In his latest movie Mr. Turner, British director Mike Leigh immerses audiences in the early 19th century world of J.M.W. Turner. Turner is considered to be one of England’s greatest artists as well as the precursor of Impressionism, and is known as “the painter of light.” (His final deathbed utterance: “The Sun is God.”) Painterly, light-filled and ravishing, the cinematography of Dick Pope, the film’s director of photography, is appropriately anchored in the distinctive color schemes, subject matter and illumination used by the artist.
“Turner’s palette, that really was my starting point,” noted the DP who has now collaborated with Leigh on a dozen films. “I discovered through research that he used warm yellow in his highlights and blue-green, really teal, in his shadow areas. They were his two main complementary colors. I took these and applied them to the coloration of the film. That was the key for me.”
The ambitious movie’s gestation period stretched over a span of some 10 years, back to when Leigh first became intrigued with making a film about Turner, the grunting, wheezing real life genius of the later years that Timothy Spall brilliantly portrays. Pope dipped in and out of the project, doing research when he wasn’t shooting another movie. “My prep in downtime was spent absorbing Turner’s work, seeing his exhibitions, reading books about him and revisiting over and over Tate Britain’s permanent collection.” The Tate has the world’s largest collection of Turner paintings, thanks to his generous bequest to the nation of all the many masterpieces still in his possession when he died.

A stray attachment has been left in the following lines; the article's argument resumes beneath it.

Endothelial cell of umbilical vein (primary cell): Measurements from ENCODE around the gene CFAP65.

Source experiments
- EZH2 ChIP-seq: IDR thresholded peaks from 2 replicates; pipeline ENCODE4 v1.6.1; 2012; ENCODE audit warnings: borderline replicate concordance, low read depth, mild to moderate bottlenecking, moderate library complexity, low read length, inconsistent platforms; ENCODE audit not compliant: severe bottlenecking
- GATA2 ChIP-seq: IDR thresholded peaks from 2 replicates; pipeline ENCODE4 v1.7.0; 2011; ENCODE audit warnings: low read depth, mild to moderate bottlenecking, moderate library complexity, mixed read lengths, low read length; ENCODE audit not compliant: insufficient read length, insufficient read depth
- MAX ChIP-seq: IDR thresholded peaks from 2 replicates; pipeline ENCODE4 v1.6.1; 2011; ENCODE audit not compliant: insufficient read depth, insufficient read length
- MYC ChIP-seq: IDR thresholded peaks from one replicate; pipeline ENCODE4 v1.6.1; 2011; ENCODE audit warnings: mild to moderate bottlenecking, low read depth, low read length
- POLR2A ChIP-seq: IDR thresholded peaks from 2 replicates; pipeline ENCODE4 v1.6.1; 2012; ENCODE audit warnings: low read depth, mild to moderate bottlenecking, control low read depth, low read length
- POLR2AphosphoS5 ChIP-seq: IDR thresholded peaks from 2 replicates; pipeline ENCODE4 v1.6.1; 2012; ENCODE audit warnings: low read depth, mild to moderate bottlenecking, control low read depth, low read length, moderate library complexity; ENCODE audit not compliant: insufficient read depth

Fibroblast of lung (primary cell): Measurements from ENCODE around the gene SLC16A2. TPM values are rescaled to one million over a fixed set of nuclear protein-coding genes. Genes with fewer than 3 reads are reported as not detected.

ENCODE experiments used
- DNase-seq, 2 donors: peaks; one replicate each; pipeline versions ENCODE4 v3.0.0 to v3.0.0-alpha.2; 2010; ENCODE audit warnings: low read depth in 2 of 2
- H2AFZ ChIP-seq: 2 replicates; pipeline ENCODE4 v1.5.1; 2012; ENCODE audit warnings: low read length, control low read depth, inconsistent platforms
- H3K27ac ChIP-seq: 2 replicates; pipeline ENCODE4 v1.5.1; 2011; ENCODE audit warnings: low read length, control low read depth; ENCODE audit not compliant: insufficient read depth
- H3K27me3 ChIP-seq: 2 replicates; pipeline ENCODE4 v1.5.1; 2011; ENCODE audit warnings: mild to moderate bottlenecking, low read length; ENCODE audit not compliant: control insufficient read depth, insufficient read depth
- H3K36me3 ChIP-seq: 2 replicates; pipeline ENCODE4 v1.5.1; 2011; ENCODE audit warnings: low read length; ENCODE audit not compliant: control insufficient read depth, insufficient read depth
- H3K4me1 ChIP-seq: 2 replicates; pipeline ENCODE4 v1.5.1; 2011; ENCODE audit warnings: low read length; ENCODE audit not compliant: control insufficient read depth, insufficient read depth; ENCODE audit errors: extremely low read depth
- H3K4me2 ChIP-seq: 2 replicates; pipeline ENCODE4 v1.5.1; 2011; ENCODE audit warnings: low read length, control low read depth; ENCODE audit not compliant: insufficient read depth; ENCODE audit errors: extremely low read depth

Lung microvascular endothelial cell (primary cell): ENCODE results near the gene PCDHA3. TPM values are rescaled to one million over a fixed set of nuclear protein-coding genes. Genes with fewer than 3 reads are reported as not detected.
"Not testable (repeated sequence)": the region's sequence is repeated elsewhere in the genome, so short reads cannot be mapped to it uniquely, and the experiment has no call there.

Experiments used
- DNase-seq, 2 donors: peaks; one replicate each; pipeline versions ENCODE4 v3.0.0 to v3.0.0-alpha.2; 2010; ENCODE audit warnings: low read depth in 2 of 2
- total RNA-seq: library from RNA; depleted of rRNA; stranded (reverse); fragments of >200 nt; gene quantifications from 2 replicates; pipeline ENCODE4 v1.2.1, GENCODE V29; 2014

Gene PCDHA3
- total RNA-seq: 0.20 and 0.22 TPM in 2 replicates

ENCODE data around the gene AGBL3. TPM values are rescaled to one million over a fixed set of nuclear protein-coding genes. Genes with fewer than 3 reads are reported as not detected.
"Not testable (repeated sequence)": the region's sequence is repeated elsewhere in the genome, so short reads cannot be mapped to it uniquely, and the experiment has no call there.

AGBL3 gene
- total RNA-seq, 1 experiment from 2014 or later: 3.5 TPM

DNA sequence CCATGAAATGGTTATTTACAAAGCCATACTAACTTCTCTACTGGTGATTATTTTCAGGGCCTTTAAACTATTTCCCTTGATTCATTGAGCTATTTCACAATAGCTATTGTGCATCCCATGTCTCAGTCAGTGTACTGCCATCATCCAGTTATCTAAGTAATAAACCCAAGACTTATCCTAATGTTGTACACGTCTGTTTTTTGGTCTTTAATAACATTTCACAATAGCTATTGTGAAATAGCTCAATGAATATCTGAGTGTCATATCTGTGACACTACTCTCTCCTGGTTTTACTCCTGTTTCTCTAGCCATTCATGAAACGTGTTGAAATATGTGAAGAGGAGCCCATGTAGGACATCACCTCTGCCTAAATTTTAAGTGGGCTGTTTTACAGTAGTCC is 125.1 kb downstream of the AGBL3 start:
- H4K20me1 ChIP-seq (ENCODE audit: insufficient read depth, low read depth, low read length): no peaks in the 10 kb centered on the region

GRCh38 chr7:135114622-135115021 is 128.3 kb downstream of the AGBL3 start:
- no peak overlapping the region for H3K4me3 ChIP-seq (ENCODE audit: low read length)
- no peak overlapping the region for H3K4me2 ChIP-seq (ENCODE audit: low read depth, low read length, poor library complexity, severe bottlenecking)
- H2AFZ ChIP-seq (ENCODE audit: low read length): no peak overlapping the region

Pope always does a lot of careful testing of color and light at different locations before he embarks on a shoot. He only got down to serious prep, discovering the precise hues of Turner’s palette which he would try to emulate in the film, a short time before Leigh began his lengthy sui generis rehearsal process where the actors’ initial improvisations slowly evolve into a locked-down final script. “Mike always likes to be armed with the knowledge of what the film is going to look like when he goes into rehearsal period,” he noted.
As the rehearsals began, the DP went off to shoot another film in New York, Angelica, set in Victorian London. It was the first time he had shot a film with a digital camera. “That movie was the best prep I could have had—I used an Arri Alexa, and it’s a period film set in the late 1800s, with similar lighting techniques to what I used on Mike’s film,” he said.
The decision to go digital on Mr. Turner was less about choice than circumstance– the closing of film labs in England by companies like Technicolor, Deluxe and Fuji. “All around us the celluloid infrastructure was collapsing and we would have been in terrible trouble shooting Mr. Turner when we did,” observed Pope.
Nonetheless, Pope avidly embraced the new format, and wound up using not one but two digital cameras, the Alexa and the Arri RAW for unique capabilities. The latter has a much wider latitude that lets it excel in robustly capturing images in minimal light. At the same time he chose to go with old-fashioned Cooke Speed Panchro lenses to soften the digital look. Panchros were ubiquitous in the 1940s and 1950s, used on films like Spartacus and so many others, and were on the camera that accompanied Sir Edward Hillary on his historic first ascent of Mt. Everest.